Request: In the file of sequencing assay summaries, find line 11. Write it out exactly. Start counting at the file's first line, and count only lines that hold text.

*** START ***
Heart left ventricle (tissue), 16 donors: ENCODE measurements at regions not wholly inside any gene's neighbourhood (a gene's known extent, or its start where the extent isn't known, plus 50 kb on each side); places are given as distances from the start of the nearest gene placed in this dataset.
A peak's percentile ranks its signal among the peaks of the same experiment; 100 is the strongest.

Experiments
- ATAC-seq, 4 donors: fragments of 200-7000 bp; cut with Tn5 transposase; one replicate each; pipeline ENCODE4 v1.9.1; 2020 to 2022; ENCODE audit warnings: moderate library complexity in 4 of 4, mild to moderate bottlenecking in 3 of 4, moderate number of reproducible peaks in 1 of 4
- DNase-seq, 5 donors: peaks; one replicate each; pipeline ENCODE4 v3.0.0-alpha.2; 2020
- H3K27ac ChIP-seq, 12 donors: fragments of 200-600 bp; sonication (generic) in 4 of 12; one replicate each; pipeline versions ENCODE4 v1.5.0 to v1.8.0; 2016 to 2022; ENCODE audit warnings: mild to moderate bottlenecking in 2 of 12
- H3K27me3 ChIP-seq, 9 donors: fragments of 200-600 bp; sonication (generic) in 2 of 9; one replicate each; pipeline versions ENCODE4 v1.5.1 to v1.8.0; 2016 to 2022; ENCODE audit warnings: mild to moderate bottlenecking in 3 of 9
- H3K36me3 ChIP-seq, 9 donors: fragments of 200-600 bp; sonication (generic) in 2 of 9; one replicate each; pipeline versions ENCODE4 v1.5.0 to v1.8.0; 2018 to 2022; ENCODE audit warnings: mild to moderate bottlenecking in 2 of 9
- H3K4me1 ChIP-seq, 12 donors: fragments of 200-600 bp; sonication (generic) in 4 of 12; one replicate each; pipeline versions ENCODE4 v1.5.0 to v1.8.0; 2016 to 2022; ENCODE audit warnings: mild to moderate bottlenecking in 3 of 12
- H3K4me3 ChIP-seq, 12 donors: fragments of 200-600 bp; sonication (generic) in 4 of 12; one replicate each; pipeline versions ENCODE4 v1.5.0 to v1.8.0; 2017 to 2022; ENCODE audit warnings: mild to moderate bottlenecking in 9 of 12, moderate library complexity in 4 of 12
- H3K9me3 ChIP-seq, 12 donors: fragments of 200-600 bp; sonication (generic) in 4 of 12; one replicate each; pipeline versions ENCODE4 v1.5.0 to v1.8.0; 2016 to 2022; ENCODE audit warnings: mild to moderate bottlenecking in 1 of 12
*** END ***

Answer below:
- H3K9me3 ChIP-seq, 12 donors: fragments of 200-600 bp; sonication (generic) in 4 of 12; one replicate each; pipeline versions ENCODE4 v1.5.0 to v1.8.0; 2016 to 2022; ENCODE audit warnings: mild to moderate bottlenecking in 1 of 12